... Adams and Aizawa (2001) on Clark and Chalmers (1998), Grush (2003) on Haugeland (1998), and, most recently, Rupert (2004) largely on Rowlands (1999). For the most part, these critiques have to reconstruct, sometimes quite imaginatively, the arguments that they critique, leaving one with the feeling that externalists must surely have something more up their sleeves than what their critics draw from the hat. (Wilson, 2010, p. 173).I am perfectly open to a further explication of how the many passages Adams and I have cited regarding the C-C fallacy turn out to involve something that we have overlooked. We've looked at many variations on the kinds of coupling that have been proposed in the literature and found them wanting. So, even if one does have the feeling that externalists have something more up their sleeve, it would be good if they would bring it forth. Let's get beyond that "coupled in the right way" stuff and let's see what they have up their sleeve.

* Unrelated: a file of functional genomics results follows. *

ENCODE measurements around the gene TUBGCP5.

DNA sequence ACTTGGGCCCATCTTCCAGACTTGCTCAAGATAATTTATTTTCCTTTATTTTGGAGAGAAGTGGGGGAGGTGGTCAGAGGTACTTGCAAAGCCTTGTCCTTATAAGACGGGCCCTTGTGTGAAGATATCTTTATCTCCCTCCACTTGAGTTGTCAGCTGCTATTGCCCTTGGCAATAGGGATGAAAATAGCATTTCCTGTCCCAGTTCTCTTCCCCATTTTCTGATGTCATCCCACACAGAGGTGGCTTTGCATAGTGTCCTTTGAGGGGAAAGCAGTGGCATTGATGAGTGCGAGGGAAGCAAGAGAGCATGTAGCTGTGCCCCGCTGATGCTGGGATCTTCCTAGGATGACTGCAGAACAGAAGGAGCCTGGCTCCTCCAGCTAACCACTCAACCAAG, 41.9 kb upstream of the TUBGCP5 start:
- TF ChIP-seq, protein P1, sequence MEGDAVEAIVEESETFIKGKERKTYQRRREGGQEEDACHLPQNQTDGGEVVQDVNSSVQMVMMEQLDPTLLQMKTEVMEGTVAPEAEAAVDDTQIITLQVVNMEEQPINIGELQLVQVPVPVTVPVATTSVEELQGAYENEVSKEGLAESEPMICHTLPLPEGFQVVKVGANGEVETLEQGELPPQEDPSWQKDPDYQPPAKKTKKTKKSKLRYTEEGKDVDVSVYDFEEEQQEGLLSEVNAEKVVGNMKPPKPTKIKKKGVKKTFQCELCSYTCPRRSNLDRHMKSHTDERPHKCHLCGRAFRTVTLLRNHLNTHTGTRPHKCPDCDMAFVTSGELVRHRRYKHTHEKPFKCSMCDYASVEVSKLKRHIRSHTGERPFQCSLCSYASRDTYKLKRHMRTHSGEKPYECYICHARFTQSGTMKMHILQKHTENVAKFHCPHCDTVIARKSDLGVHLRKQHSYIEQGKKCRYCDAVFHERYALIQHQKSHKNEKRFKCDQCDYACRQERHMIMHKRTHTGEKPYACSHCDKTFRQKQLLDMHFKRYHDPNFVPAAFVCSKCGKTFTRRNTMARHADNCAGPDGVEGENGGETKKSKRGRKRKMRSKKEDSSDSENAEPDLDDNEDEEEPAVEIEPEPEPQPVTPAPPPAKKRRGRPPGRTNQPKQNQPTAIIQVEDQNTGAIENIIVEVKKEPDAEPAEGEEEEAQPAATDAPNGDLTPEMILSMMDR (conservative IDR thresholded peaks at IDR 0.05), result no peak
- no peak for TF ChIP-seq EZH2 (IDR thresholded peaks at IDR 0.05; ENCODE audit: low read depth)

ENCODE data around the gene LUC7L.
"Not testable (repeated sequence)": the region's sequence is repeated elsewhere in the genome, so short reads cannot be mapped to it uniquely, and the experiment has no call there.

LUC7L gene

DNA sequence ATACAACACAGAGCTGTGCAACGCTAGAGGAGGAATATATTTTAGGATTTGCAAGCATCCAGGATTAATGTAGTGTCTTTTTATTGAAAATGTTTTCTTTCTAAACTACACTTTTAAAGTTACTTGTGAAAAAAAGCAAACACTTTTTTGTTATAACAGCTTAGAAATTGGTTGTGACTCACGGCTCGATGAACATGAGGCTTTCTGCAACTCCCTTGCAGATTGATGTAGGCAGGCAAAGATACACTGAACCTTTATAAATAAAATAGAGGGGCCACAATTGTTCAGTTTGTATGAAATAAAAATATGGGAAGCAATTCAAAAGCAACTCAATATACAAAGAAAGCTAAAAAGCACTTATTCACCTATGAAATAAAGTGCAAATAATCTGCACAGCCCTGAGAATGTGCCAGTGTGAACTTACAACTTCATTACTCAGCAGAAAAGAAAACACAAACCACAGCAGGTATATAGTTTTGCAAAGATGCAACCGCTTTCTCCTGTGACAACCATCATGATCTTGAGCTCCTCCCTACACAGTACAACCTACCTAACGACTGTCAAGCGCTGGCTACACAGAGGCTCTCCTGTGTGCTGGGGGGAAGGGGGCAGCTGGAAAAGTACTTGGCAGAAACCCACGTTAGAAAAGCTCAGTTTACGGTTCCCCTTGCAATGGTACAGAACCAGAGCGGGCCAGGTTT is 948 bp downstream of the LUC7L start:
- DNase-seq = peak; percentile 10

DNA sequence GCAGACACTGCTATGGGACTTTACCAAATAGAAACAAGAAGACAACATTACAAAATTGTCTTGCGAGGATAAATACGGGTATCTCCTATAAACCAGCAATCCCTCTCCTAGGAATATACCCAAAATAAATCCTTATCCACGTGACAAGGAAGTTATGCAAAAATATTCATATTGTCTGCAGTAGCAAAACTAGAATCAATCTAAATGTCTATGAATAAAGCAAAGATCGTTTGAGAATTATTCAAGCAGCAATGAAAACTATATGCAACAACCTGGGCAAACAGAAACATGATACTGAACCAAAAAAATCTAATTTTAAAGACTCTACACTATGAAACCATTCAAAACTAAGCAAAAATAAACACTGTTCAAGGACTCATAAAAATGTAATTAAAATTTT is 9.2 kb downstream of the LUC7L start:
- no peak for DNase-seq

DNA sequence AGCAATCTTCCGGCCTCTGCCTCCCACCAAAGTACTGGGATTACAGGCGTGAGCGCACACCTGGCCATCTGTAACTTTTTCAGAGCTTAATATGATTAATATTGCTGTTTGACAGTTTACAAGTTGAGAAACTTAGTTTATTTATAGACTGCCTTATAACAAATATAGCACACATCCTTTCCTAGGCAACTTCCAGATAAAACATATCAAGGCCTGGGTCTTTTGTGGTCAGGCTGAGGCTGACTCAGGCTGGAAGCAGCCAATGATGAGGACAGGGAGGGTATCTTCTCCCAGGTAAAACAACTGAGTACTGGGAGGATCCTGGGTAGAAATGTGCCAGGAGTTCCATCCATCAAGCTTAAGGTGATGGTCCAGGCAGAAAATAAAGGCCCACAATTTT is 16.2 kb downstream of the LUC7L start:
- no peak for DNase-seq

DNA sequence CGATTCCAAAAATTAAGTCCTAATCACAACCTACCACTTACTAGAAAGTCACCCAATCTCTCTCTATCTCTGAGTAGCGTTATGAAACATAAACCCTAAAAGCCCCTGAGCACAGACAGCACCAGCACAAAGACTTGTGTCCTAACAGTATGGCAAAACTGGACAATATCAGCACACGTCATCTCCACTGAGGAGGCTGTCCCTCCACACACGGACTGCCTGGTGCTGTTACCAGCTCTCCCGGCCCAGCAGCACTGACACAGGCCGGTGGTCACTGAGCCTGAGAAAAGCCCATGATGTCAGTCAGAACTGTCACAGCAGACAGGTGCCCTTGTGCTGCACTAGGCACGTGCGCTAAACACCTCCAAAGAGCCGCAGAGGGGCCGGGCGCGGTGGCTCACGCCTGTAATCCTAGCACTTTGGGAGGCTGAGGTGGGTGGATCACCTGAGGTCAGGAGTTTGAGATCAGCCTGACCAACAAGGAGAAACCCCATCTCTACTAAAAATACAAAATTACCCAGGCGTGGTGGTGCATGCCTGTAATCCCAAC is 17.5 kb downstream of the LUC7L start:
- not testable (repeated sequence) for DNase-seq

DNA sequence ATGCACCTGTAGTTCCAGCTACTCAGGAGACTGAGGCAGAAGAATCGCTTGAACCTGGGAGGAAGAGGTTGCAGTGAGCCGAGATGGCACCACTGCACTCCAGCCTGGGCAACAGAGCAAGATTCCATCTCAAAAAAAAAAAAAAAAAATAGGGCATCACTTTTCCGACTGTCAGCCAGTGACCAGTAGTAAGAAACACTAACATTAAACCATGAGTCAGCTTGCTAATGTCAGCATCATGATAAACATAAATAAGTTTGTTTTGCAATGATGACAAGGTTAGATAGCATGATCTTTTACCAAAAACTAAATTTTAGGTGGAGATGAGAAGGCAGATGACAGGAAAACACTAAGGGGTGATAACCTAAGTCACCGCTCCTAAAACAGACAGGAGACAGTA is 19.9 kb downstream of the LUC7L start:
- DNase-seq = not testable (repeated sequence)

But, rather than explicate the argument that Adams and Aizawa have mistakenly interpreted as the C-C fallacy, Wilson offers a new argument for EC. Some commentary omitted, the argument is this:
(a) Minds are intentional machines or semantic engines.
(b) Intentional machines or semantic engines detect and create meaning.
(c) Meaning detection and creation involve the sequestering and integration of internal and external cognitive resources.
(d) Internal cognitive resources are part of the structure of the intentional machine that detects and creates meaning.
(e) External cognitive resources often play the same or similar functional roles in the detection and creation of meaning as do internal cognitive resources, or complement, compensate for, or enhance those roles.
(f) External cognitive resources, like internal cognitive resources, are part of the structure of the intentional machine that detects and creates meaning.
(g) The extended mind thesis is true.